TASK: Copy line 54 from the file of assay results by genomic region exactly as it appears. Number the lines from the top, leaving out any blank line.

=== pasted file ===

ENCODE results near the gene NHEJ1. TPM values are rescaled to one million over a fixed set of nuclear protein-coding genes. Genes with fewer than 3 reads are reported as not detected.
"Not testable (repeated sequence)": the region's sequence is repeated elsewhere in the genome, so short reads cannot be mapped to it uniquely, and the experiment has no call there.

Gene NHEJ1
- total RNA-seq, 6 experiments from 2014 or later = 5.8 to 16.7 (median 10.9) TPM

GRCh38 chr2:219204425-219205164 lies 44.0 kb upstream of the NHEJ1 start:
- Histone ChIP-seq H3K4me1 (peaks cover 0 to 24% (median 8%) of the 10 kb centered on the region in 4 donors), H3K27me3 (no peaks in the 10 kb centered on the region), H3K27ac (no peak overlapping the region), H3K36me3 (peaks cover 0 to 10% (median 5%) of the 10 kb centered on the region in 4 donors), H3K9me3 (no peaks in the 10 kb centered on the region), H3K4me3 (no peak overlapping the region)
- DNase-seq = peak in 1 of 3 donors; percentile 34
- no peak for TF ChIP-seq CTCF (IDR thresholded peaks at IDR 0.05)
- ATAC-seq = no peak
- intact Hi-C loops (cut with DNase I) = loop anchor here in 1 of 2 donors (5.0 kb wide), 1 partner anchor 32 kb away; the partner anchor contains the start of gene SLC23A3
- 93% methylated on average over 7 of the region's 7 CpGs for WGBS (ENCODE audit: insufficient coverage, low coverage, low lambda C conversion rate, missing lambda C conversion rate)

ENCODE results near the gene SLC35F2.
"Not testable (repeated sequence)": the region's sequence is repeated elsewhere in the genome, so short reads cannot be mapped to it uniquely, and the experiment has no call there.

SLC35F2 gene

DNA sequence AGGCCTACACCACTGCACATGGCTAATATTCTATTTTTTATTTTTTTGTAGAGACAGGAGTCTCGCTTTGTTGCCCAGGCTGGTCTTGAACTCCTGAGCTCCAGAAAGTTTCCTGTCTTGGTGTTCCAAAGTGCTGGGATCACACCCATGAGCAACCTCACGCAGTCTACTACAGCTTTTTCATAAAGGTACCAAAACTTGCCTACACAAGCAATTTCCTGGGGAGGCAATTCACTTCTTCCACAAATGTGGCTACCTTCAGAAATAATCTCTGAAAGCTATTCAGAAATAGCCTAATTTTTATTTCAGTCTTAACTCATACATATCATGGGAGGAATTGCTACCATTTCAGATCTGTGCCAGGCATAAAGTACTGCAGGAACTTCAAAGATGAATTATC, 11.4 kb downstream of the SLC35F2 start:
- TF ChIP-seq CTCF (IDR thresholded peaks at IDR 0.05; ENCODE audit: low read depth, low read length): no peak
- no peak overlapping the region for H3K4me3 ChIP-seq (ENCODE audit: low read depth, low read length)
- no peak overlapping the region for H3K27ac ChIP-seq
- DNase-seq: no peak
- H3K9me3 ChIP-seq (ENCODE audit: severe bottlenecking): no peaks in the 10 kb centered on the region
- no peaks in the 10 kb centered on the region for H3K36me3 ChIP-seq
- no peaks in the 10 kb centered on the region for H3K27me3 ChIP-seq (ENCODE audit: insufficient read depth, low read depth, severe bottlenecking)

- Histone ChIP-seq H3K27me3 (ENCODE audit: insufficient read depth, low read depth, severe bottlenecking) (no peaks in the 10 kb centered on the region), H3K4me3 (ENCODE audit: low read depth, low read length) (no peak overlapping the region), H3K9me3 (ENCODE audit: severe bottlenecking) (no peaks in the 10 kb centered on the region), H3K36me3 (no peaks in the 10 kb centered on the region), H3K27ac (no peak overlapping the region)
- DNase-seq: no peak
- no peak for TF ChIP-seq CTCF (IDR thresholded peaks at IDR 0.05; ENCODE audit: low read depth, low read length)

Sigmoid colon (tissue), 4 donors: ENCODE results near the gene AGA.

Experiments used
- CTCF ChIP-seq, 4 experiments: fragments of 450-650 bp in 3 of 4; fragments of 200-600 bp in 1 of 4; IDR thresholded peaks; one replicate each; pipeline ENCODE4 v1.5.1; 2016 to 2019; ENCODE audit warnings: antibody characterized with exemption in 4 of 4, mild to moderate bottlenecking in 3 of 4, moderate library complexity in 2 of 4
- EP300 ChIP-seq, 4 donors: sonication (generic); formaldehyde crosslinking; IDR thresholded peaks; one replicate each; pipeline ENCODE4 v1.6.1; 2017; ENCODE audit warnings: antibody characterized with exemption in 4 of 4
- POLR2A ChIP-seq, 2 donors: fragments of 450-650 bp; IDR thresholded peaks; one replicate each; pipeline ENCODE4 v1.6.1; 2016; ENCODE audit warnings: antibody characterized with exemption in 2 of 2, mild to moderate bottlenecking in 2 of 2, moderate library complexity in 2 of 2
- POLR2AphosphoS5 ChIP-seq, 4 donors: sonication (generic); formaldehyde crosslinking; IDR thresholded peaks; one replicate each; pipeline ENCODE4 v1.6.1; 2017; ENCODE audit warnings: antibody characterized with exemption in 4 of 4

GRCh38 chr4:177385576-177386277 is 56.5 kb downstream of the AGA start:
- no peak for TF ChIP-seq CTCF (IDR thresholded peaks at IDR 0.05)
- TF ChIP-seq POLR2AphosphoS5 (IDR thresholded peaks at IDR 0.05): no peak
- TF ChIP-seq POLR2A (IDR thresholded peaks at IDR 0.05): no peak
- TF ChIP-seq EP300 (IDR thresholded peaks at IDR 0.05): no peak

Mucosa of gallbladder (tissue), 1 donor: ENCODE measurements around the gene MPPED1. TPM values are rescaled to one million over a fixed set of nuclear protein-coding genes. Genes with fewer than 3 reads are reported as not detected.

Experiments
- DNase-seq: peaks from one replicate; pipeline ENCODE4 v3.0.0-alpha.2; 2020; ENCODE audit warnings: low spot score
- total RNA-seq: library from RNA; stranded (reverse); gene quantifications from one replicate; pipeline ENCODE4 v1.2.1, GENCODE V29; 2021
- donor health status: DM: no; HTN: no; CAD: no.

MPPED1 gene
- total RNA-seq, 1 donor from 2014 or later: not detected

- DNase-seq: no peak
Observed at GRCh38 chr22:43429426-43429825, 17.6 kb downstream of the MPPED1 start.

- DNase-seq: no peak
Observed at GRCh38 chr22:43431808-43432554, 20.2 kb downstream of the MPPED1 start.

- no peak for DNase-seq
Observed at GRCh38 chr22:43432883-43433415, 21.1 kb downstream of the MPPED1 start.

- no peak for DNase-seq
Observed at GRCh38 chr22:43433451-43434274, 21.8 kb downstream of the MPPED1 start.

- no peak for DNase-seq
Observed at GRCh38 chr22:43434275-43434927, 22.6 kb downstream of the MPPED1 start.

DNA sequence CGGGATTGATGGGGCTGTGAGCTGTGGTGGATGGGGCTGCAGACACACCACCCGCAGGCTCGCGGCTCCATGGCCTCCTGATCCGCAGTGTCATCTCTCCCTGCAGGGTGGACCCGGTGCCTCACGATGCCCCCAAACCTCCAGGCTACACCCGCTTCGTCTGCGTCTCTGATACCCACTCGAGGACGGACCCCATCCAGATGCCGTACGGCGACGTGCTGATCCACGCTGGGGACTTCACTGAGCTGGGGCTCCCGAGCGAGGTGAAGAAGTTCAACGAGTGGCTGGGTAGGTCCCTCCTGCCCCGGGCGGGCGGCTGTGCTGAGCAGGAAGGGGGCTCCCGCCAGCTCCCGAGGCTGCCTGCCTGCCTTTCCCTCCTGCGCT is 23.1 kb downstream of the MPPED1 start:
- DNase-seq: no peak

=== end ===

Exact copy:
DNA sequence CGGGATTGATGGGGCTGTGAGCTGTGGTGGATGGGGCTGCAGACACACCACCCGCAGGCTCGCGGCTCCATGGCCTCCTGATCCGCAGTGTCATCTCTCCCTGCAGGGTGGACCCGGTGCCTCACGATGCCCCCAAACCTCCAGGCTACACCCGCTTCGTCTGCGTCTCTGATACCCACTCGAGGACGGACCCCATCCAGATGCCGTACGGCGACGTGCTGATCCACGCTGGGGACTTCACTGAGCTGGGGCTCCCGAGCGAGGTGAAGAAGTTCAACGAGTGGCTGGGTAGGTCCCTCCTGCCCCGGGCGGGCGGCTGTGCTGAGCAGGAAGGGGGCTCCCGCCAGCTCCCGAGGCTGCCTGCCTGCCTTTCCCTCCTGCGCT is 23.1 kb downstream of the MPPED1 start: